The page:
HTML - CSS3

 
<div class="css3_accordion accordion">
<a href="#firstacc" title="Expand">First accordion</a>
   <div id="firstacc"><p>First content</p></div>
   <a href="#secondacc" title="Expand">Second accordion</a>
   <div id="secondacc"><p>Second content</p></div>
   <a href="#thirdacc" title="Expand">Third accordion</a>
   <div id="thirdacc"><p>Third content</p></div>
</div>

As you can see, the anchor links, have the same text as the ID from the hidden divisions. This means, the links will append a # to the URL, making the div with the same ID active for the CSS3 :target property.

CSS3

 
.css3_accordion div {
  height: 0;
  overflow: hidden;
  -webkit-transition: height 500ms ease; }
.css3_accordion div:target {
  height: 105px;
}

As you can see, once a div is a target, it'll change the height, showing the accordion effect. By default it's hidden (height: 0 and overflow: hidden, but we'll do a transition to show it. Pretty easy, isn't it?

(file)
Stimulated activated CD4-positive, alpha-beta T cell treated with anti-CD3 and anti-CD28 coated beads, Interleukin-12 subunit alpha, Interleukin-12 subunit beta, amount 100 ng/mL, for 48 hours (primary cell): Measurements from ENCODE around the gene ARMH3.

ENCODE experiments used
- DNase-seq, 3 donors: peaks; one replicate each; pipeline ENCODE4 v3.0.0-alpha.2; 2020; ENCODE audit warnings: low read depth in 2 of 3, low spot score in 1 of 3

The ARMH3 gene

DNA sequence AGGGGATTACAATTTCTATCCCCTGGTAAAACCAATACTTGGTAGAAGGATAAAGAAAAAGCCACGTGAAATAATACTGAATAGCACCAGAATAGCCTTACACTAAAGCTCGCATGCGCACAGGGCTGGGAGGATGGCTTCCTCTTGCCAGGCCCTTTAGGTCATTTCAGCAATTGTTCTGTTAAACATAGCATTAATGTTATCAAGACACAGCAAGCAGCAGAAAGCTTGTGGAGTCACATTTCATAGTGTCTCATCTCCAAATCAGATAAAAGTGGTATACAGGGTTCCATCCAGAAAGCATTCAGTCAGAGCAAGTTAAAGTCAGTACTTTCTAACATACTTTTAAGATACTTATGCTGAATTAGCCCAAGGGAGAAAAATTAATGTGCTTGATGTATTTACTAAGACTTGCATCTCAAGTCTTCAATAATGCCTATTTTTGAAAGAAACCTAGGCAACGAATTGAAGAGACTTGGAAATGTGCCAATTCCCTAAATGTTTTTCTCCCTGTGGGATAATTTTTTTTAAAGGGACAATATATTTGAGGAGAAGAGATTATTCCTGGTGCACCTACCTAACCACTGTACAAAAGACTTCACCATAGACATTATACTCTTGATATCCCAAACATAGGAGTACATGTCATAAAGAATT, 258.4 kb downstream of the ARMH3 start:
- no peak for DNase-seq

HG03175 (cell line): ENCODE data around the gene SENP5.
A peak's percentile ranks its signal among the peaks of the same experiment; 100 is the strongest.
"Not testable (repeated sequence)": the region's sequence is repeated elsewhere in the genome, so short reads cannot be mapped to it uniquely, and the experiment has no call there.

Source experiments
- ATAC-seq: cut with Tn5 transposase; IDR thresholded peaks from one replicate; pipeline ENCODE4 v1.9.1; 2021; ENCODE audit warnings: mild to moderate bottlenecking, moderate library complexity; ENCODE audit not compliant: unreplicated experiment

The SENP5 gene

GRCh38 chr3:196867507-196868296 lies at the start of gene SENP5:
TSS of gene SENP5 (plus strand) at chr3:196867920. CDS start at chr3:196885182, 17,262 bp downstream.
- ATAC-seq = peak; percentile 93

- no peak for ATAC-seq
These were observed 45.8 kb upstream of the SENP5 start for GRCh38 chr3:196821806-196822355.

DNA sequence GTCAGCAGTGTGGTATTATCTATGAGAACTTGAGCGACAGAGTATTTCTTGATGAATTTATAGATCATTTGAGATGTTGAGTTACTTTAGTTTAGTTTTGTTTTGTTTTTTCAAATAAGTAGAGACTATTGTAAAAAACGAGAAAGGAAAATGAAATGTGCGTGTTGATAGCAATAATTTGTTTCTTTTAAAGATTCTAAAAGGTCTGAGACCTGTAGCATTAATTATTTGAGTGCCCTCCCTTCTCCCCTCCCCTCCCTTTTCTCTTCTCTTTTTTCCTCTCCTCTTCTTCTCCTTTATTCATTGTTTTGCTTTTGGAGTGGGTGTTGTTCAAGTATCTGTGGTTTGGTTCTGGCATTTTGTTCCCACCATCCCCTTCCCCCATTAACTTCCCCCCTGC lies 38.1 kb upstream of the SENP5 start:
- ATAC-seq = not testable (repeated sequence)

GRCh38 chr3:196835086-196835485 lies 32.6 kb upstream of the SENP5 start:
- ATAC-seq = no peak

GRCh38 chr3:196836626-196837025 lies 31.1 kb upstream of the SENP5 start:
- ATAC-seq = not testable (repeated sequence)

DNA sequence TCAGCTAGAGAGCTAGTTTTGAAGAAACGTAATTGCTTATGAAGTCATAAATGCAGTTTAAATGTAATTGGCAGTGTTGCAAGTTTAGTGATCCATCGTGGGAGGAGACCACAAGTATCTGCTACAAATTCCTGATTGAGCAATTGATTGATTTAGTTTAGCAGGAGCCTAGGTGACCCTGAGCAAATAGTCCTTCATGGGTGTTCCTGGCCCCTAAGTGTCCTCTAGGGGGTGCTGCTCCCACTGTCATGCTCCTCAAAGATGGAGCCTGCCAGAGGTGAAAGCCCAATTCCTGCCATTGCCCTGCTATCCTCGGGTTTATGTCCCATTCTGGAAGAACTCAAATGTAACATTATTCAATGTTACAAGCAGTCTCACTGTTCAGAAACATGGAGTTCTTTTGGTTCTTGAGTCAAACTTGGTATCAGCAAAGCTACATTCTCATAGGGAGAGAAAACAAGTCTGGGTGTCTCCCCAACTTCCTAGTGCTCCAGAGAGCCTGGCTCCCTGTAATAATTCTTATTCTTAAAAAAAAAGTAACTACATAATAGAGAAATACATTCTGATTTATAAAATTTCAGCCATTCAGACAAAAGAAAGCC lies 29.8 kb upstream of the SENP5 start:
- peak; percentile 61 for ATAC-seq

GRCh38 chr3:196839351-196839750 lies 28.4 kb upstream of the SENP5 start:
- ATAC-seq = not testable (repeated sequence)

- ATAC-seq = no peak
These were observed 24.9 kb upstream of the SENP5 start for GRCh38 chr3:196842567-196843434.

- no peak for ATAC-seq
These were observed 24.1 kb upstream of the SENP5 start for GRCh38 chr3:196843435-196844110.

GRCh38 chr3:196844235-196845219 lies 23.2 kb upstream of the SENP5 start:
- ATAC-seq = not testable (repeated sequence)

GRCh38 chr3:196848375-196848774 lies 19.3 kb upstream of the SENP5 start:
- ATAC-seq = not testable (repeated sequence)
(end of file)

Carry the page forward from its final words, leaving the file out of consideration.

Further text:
HTML - jQuery

 
<div class="jquery_accordion accordion">
   <a href="#" title="Expand">First accordion</a>
   <div><p>First content</p></div>
   <a href="#" title="Expand">Second accordion</a>
   <div><p>Second content</p></div>
   <a href="#" title="Expand">Third accordion</a>
   <div><p>Third content</p></div>
</div>

The HTML for the jQuery version is slightly different. I needed to remove the ID's which were applied to the CSS3 menu. All other things are the same!

jQuery

 
$(".jquery_accordion").accordion({ header: 'a' });

The jQuery is, as you can see, really really short. But that only is the case, since I'm using the jQuery UI plugin. But this plugin doesn't allow to close the first tab, which is the reason why it's opened by default.

Conclusion and Download

There we go: 5 different CSS3 animations with their jQuery equivalents. CSS3 animation does have it elegancy in it's own way, but jQuery will have to do for now since that one is only cross-browser usable. The downside from the jQuery versions is that it generates loads of data, since you'll need to download jQuery and the needed plugins.

Demo CSS3 animations and their jQuery equivalents   Download CSS3 animations and their jQuery equivalents

What do you think of these examples? Do you hope that animations will be added to the CSS standard soon? On do you prefer the jQuery way? Feel free to share your opinion.


Tags:  CSS3 animations jquery webdevelopment CSS